Explosive activity of the last 1000 years at La Soufrière, St Vincent, Lesser Antilles
MetadataShow full item record
The products of explosive activity of La Soufrière volcano on the island of St Vincent over the last 1000 years are described. Dates for the different eruptions were determined using information from contemporary accounts, fieldwork and radiocarbon dating. Scoria-flow type pyroclastic density currents (PDCs) dominate the products of both the historical eruptions (1979, 1902–03, 1718/1812 CE) and prehistoric eruptions (~1580 and 1440 CE) with subordinate fallout components associated with several eruptions. Radiocarbon dating shows that these six eruptions define a crude cyclicity with repose periods ranging between 77 and ~140 years and systematically decreasing in more recent times. Two prehistoric eruptions, in ~1440 and 1580 CE respectively, both produced magmatic lapilli fallout and PDCs, and were fed by slightly more evolved magmas than the historical eruptions. The eruptions in 1902 and 1812 CE had ash-rich, possible phreatomagmatic activity at their onset. The iconic 1902–03 CE eruption generated radial distributed PDCs, which were responsible for the deaths of ~1500 people. However, only small remnants of these deposits remain and the original distribution cannot be determined from the preserved geology, which has important implications for hazard studies. Petrochemical work has shown that magmas involved in the explosive eruptions were quite narrow in compositional range, mainly comprising basaltic andesites. The 1902–03 eruption involved a late stage basaltic component in March 1903. However, activity in the last 1000 years generated notably more homogeneous magmas with a narrower range than the older eruptive periods previously reported in the literature, suggesting a significant variation in the magmatic reservoir feeding system with time.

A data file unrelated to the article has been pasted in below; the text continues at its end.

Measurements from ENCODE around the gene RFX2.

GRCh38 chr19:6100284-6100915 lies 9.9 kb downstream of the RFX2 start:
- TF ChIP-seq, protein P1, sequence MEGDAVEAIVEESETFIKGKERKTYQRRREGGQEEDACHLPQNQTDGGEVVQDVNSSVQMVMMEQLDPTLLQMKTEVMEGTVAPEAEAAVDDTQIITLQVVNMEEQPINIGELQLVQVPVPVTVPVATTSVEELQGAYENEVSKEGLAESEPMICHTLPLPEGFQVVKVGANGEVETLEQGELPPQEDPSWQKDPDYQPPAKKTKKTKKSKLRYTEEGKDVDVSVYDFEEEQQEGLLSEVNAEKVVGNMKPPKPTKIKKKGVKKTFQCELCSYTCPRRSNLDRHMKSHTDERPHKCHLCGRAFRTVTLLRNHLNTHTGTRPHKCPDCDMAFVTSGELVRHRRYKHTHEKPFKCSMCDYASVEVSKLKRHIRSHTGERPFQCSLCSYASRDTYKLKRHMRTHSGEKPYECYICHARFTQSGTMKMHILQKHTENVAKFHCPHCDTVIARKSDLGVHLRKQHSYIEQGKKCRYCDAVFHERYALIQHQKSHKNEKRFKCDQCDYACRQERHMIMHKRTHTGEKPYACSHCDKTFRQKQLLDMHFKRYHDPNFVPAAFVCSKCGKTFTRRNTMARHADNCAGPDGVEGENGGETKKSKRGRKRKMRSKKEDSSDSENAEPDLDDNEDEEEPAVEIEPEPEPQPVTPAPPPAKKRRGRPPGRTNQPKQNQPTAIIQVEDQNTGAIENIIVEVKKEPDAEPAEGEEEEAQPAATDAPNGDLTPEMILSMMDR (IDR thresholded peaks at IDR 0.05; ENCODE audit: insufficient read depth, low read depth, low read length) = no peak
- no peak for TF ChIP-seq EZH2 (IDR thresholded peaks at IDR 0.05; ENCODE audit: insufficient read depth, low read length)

Recommended, similar items
The following license files are associated with this item: